As promised on Monday, here is a second extract from the novel in which German mathematician Johannes Kepler learns a little more about Tycho’s astronomical achievements.
"Morning light fell through the domed skylight as an insect might tumble into a trap. At the bottom of its fall, it struck a great brass globe that shone as though the smith and his polishing cloth had not one moment ago left the room. From the globe, the light bounced off to create golden murals around the circular chamber.
At sight of the monument, Kepler’s stifled yawns vanished. He circled the globe with his mouth parted in awe. Drilled into the metal were a multitude of small holes around which were etched the figures of the zodiac and other constellations: the twins of Gemini with their backs turned in disdain to Cancer’s nipping pincers; Orion standing proud in the opposite hemisphere to his nemesis, Scorpio. But it was the dots that truly caught Kepler’s attention. He reached out to touch them, as if feeling the indentations would make them more real.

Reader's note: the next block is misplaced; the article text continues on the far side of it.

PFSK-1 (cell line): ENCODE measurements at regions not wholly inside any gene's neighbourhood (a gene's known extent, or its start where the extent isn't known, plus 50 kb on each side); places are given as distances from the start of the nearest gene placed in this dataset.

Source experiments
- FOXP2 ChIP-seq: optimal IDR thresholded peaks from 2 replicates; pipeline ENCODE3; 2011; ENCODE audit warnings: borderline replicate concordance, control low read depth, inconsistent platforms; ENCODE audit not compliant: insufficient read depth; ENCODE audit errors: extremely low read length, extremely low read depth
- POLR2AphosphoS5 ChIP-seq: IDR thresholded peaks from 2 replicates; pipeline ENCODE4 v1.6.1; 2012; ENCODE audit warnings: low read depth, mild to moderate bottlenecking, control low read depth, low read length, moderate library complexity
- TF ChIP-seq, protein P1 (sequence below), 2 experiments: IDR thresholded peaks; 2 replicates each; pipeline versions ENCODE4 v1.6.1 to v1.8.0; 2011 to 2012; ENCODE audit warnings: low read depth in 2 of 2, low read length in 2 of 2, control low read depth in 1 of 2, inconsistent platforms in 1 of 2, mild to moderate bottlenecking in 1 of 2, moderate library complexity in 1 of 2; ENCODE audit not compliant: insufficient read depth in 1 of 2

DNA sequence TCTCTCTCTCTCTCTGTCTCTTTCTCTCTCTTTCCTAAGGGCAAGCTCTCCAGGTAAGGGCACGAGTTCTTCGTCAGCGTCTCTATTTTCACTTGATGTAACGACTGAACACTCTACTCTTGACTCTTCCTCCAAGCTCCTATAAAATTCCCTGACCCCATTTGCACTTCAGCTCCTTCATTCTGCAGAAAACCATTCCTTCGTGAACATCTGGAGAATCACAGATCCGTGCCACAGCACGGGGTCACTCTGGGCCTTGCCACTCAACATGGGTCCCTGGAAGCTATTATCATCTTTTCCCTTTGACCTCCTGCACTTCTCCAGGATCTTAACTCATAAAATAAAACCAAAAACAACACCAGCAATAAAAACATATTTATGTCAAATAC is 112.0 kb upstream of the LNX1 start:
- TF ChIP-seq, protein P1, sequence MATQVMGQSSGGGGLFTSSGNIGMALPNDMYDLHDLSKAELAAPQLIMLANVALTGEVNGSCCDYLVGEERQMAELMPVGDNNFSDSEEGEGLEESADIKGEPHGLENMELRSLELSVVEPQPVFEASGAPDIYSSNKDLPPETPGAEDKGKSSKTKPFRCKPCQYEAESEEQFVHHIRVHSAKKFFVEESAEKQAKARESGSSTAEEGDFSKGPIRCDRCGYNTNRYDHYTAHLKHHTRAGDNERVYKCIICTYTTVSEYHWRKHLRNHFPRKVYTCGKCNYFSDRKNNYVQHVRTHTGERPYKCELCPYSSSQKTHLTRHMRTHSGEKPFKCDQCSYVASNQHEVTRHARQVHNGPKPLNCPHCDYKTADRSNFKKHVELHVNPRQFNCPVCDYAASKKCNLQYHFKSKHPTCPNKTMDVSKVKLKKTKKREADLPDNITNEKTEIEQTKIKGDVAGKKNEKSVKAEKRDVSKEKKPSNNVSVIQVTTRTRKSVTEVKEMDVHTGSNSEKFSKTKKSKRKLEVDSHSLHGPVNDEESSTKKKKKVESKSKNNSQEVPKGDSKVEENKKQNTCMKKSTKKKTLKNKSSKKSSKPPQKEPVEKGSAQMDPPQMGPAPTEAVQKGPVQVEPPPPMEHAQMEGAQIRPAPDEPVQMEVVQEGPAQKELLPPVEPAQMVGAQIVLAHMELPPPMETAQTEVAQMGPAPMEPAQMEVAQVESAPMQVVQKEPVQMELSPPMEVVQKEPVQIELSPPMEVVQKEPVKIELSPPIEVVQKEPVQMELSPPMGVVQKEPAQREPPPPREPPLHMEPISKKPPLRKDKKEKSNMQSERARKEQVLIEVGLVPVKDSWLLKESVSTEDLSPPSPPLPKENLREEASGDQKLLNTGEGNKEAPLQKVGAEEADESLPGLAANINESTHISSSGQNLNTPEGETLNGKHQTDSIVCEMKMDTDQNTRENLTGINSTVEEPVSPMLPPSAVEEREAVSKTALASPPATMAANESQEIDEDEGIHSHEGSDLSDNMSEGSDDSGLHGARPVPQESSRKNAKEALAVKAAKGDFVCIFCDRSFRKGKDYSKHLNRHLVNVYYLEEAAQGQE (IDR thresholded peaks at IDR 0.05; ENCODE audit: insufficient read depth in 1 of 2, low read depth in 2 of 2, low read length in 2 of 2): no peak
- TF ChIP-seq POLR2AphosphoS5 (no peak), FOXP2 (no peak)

“One thousand stars.”
Kepler jumped. Tycho was inching into the lobby.
“Each one drilled into its precise position. The positions accumulated over decades, measured by my own instruments. Let no one tell you that I don’t know what to do with my observations.”
Kepler felt his cheeks colour and he turned back to the globe. “I had once thought to fashion my own contribution to astronomy in metal.”
“I convinced the Duke of Württemberg to commission a model of the universe for his court, based upon my nested arrangement of the perfect solids.”